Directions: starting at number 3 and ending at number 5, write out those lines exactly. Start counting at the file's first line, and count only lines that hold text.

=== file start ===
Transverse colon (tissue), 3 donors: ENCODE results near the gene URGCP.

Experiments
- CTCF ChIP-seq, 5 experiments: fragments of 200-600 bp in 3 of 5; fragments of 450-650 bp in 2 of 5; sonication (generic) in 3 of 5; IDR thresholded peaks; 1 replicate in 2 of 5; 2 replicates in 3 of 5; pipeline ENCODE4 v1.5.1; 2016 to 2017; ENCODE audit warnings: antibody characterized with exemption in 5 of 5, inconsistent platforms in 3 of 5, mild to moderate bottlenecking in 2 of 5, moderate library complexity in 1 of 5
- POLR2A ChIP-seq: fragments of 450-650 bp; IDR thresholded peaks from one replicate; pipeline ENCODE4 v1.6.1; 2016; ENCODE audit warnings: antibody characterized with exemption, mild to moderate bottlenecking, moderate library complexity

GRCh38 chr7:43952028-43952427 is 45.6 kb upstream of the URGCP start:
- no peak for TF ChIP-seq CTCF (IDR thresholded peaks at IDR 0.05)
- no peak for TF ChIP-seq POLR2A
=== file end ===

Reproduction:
- CTCF ChIP-seq, 5 experiments: fragments of 200-600 bp in 3 of 5; fragments of 450-650 bp in 2 of 5; sonication (generic) in 3 of 5; IDR thresholded peaks; 1 replicate in 2 of 5; 2 replicates in 3 of 5; pipeline ENCODE4 v1.5.1; 2016 to 2017; ENCODE audit warnings: antibody characterized with exemption in 5 of 5, inconsistent platforms in 3 of 5, mild to moderate bottlenecking in 2 of 5, moderate library complexity in 1 of 5
- POLR2A ChIP-seq: fragments of 450-650 bp; IDR thresholded peaks from one replicate; pipeline ENCODE4 v1.6.1; 2016; ENCODE audit warnings: antibody characterized with exemption, mild to moderate bottlenecking, moderate library complexity

GRCh38 chr7:43952028-43952427 is 45.6 kb upstream of the URGCP start: